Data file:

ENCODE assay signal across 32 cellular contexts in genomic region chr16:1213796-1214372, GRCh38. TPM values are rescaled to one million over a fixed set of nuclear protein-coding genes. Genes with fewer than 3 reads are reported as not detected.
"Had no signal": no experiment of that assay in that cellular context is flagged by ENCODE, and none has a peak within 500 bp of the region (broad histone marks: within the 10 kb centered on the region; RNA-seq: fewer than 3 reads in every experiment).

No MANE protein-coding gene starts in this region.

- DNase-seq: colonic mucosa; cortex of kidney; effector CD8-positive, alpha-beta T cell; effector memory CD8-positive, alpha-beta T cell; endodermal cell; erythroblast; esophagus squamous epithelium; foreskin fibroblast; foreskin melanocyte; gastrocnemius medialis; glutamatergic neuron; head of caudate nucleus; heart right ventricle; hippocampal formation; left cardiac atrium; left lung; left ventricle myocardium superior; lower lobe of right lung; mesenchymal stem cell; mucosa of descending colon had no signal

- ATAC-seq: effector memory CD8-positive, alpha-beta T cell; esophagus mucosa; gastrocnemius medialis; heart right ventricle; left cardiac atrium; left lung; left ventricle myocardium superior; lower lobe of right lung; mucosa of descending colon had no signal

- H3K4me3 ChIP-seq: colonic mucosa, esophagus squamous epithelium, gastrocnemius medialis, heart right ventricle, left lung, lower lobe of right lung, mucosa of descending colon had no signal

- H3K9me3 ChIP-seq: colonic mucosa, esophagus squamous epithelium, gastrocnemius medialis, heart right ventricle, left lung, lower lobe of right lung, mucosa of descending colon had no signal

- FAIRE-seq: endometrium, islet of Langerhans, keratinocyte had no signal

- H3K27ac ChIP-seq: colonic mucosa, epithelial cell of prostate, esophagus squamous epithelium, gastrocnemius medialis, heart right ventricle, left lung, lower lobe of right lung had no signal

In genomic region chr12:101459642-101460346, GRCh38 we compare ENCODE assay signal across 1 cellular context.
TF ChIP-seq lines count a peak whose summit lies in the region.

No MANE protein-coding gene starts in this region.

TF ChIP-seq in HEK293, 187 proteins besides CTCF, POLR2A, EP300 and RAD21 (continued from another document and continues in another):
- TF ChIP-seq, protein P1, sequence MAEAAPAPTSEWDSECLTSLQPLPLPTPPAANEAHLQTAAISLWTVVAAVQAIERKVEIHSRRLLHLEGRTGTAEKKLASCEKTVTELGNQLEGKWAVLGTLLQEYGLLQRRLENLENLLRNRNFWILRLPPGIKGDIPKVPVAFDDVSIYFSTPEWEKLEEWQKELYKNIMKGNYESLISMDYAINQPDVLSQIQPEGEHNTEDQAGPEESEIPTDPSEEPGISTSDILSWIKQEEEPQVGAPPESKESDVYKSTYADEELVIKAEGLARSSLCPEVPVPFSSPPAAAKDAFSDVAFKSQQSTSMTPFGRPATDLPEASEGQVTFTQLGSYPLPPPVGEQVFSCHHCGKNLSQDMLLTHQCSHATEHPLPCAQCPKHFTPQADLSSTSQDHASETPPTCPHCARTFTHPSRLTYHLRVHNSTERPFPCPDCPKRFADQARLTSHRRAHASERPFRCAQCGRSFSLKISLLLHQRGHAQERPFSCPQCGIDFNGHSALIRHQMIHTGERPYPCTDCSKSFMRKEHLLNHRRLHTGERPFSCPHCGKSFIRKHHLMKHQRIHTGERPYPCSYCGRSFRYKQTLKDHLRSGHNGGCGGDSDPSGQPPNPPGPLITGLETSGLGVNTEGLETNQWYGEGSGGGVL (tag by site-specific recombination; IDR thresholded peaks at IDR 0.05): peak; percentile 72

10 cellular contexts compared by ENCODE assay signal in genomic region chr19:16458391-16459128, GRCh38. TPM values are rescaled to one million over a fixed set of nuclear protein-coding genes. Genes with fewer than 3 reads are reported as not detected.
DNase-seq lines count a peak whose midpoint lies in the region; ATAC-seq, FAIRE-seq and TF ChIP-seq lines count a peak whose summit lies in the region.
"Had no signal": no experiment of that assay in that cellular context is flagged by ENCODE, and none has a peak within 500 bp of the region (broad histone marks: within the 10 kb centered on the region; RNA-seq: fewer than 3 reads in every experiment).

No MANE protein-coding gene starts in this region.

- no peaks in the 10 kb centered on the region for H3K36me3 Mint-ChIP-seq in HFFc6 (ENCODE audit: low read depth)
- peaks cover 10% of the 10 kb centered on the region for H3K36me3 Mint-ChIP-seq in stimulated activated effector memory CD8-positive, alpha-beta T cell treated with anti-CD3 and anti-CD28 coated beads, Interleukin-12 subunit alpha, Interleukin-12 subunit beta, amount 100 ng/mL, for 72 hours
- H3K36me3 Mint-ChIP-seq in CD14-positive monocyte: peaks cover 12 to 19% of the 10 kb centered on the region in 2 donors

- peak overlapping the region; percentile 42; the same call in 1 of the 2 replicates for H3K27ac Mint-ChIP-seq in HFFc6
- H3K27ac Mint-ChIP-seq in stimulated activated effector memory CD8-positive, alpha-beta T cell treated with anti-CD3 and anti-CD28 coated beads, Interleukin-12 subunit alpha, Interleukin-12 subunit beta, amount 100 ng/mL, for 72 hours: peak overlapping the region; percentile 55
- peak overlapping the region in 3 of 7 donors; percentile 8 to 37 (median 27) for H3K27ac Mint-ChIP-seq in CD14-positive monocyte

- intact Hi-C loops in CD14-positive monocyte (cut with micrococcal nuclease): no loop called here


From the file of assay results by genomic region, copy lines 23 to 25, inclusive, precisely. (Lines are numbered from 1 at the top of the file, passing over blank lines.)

- H3K27ac Mint-ChIP-seq in stimulated activated effector memory CD8-positive, alpha-beta T cell treated with anti-CD3 and anti-CD28 coated beads, Interleukin-12 subunit alpha, Interleukin-12 subunit beta, amount 100 ng/mL, for 72 hours: peak overlapping the region; percentile 55
- peak overlapping the region in 3 of 7 donors; percentile 8 to 37 (median 27) for H3K27ac Mint-ChIP-seq in CD14-positive monocyte

- intact Hi-C loops in CD14-positive monocyte (cut with micrococcal nuclease): no loop called here